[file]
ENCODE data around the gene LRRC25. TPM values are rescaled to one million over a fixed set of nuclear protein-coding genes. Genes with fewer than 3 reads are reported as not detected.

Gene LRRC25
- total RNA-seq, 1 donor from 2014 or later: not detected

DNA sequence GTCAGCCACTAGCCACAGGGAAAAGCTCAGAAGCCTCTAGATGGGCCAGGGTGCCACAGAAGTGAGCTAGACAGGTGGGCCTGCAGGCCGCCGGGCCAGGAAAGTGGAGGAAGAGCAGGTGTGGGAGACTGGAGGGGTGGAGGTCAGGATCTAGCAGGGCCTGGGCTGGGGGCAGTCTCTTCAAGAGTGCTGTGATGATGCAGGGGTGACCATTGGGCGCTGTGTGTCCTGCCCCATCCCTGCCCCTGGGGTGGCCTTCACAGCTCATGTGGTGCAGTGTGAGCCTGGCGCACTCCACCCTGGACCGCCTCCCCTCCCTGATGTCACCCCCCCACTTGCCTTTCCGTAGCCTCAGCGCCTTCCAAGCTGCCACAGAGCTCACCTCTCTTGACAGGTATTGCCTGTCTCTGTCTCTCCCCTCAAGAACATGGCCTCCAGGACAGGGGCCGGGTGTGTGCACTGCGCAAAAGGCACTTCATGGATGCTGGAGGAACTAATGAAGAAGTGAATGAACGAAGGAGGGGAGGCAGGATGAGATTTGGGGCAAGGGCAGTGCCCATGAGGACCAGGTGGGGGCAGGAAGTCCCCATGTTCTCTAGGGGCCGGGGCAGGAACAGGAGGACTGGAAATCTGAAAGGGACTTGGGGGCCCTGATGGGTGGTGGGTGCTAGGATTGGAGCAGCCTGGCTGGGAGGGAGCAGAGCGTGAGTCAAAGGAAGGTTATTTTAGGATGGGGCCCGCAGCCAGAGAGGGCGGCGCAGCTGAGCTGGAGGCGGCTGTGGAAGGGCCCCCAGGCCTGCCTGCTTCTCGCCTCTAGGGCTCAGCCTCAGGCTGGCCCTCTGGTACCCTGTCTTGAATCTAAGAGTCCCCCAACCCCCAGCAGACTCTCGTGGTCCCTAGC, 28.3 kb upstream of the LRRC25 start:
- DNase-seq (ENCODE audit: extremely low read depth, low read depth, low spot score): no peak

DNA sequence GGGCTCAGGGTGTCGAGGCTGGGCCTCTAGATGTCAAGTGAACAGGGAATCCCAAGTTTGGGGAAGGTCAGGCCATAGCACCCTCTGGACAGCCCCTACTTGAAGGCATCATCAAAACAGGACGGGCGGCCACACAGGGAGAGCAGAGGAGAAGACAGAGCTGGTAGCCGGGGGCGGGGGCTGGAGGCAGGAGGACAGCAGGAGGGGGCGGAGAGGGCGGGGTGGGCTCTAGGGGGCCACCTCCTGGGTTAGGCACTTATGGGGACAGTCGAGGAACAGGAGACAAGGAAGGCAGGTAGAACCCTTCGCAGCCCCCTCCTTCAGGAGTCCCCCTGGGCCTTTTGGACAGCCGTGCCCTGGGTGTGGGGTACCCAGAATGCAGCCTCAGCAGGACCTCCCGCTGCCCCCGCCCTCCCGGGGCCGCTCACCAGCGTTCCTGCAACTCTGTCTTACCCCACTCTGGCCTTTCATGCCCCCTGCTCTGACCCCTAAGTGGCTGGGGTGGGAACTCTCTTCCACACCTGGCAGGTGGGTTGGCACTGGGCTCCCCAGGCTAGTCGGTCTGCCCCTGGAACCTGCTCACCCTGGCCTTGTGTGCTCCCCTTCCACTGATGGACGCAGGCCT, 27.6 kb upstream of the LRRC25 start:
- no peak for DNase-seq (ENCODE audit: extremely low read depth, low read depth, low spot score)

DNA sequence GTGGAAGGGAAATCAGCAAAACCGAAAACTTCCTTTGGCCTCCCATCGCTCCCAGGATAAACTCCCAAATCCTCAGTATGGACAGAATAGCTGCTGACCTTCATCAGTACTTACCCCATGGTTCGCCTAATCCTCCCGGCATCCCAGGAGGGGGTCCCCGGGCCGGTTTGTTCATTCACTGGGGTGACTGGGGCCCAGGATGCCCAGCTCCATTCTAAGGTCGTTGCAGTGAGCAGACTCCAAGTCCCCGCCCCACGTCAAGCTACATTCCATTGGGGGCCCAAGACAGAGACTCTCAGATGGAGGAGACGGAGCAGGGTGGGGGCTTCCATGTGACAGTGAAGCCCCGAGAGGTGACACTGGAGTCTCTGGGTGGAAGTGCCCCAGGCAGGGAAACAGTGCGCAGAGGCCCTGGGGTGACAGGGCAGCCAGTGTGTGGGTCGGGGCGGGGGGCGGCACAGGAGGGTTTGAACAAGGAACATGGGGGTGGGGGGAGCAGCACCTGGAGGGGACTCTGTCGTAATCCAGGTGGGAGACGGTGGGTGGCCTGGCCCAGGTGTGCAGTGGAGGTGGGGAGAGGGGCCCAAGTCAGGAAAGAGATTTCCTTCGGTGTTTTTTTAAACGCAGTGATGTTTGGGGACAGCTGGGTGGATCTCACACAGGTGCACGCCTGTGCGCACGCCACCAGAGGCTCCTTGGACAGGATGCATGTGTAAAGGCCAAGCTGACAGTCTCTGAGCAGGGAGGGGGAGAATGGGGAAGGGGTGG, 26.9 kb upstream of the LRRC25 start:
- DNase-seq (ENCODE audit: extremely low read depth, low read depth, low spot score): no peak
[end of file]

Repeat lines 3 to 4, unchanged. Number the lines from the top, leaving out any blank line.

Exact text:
- total RNA-seq, 1 donor from 2014 or later: not detected

DNA sequence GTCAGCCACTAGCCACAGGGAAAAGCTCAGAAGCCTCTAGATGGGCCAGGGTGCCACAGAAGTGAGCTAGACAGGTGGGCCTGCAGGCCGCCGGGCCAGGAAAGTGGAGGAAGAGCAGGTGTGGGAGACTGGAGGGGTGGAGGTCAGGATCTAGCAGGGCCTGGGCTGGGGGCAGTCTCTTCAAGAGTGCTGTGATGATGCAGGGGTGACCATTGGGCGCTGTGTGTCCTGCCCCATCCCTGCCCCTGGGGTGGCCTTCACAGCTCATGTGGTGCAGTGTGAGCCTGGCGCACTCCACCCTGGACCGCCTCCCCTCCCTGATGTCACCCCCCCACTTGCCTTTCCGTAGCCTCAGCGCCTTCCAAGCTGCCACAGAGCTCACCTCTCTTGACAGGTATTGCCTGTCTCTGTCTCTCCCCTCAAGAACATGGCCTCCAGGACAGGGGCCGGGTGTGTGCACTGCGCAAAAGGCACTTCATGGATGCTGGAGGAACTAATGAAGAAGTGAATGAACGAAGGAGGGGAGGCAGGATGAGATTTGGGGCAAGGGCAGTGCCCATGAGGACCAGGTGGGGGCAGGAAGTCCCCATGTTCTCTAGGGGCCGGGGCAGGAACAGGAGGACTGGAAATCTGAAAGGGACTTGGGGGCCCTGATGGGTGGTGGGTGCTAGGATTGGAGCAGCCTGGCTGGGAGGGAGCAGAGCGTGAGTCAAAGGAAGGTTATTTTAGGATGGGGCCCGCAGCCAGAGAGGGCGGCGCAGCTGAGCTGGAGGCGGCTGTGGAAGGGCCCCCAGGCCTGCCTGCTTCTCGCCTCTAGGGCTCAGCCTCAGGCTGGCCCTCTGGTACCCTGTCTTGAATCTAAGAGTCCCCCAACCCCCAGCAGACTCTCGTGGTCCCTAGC, 28.3 kb upstream of the LRRC25 start: